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Clin J Sport Med. 2011 May;21(3):249-58. doi: 10.1097/JSM.0b013e318219a649.

Survey study of members of the Canadian Orthopaedic Association on the natural history and treatment of anterior cruciate ligament injury.

Author information

1
Department of Orthopaedic Surgery, Pan Am Clinic, Winnipeg, Manitoba, Canada. smcrae@panamclinic.com

Abstract

OBJECTIVE:

To describe current preferences and opinions of members of the Canadian Orthopaedic Association (COA) pertaining to anterior cruciate ligament (ACL) reconstruction.

DESIGN:

Survey study.

PARTICIPANTS:

All orthopedic surgeon members of the COA residing in Canada were invited to participate.

MAIN OUTCOME MEASURES:

The primary measure was a survey completed via an Internet-based survey manager. It was composed of 30 questions on the natural history of ACL-injured knees, and surgical and postsurgical treatment choices.

RESULTS:

Two hundred eighty-three surgeons (50%) responded to the survey. One hundred forty-four performed ACL reconstruction in the past year. In terms of natural history, the only area of agreement was that hamstring and quadricep strength affects function in ACL-deficient knees (92%). A majority of surgeons indicated preference for hamstring autograft (73%), transtibial versus anteromedial portal for establishment of the femoral tunnel (70% vs 28%), and promotion of full weight bearing and range of motion immediately after surgery (72% and 75%, respectively). The most frequent surgeon-reported complication was tunnel widening (10%). A greater proportion of high-volume surgeons permitted earlier return to sport (P < 0.008).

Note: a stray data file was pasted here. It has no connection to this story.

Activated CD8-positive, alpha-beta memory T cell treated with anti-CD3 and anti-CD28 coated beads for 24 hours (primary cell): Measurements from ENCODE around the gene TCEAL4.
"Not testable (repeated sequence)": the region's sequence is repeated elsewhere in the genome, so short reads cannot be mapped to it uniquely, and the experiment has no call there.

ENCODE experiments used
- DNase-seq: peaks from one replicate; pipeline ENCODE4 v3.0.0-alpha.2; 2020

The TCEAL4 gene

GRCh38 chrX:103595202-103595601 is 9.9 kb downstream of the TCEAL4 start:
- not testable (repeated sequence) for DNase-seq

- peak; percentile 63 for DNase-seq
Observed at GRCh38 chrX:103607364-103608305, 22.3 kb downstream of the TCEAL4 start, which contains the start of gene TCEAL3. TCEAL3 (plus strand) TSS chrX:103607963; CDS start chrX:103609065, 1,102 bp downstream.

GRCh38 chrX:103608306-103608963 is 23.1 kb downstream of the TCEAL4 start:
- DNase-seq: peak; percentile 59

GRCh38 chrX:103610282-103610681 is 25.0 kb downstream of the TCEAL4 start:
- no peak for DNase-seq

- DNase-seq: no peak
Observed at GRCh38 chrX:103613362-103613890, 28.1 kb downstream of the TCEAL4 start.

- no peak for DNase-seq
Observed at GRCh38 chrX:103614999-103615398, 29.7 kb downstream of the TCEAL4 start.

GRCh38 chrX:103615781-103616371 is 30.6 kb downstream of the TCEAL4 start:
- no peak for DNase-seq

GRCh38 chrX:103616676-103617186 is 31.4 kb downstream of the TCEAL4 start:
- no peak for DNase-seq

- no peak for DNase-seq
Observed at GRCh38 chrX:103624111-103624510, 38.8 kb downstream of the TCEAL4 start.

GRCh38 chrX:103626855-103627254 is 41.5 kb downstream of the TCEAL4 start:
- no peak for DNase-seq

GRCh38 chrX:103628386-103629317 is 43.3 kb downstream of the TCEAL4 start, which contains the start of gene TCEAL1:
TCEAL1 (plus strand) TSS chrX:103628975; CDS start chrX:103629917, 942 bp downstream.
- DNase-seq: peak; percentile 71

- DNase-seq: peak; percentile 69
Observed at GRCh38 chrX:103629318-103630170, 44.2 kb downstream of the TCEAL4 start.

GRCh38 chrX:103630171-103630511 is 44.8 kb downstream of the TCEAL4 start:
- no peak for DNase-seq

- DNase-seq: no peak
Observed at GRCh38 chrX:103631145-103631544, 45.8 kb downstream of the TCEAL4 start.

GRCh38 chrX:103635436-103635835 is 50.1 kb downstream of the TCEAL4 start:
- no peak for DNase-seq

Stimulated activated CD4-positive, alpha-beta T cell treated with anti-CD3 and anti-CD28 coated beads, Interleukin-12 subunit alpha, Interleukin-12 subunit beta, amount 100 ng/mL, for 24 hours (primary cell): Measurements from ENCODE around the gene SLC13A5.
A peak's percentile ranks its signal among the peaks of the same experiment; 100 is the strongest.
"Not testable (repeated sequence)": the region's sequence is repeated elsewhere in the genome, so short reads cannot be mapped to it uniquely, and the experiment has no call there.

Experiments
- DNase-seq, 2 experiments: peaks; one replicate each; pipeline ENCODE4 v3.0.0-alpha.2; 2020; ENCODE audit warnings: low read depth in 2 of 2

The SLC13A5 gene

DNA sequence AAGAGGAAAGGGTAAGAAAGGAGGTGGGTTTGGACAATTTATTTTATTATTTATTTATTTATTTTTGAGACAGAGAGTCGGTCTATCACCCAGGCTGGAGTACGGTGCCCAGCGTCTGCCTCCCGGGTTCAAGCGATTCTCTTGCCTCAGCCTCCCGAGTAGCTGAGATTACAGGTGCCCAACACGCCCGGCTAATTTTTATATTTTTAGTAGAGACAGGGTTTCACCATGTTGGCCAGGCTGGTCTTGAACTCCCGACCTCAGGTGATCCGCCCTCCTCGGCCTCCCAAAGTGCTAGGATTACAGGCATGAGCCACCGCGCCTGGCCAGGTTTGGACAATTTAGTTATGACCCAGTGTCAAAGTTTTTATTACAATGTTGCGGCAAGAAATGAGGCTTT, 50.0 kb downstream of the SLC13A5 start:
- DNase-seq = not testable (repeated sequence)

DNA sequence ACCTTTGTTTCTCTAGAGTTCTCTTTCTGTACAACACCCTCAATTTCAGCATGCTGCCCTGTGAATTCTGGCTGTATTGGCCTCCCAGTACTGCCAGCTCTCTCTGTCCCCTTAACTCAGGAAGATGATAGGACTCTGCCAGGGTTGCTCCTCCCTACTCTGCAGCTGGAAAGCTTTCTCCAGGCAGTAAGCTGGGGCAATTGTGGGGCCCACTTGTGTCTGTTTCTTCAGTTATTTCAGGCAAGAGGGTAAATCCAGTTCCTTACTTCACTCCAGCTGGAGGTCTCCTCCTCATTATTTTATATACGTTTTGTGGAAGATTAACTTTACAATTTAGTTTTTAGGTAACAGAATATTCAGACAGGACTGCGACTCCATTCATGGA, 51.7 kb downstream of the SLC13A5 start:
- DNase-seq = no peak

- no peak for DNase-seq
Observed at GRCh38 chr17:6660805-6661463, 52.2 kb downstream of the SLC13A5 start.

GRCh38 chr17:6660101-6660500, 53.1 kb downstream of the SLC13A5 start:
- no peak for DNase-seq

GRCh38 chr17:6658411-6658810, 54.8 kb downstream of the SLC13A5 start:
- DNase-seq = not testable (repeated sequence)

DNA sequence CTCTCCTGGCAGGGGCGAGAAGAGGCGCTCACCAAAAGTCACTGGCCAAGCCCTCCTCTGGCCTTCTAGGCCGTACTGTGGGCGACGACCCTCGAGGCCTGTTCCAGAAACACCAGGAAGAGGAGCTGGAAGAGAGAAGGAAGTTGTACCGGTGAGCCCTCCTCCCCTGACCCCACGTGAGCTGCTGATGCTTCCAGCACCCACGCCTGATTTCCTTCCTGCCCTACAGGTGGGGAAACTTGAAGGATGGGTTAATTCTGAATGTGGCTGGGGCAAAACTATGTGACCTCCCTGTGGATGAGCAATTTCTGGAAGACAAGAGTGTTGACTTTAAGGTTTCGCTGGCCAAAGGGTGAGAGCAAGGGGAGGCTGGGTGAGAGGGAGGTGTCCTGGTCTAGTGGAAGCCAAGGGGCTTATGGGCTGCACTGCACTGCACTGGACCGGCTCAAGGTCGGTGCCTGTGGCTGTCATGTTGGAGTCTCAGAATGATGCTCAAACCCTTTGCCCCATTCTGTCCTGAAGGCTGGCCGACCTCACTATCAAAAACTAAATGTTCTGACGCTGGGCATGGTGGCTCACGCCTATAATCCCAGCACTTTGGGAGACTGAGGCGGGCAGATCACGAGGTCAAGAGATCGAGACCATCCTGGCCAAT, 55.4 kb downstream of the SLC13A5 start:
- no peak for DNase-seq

CONCLUSIONS:

In the rapidly evolving area of ACL reconstruction, no recent surveys of opinions and preferences of Canadian orthopedic surgeons have been published. In addition to providing information from a Canadian perspective, the findings from this study will allow surgeons to evaluate a range of treatment decisions based on the general opinions of their colleagues and also highlights areas of dissimilarity that can be targeted for more extensive research.

PMID:
21519299
DOI:
10.1097/JSM.0b013e318219a649
[Indexed for MEDLINE]

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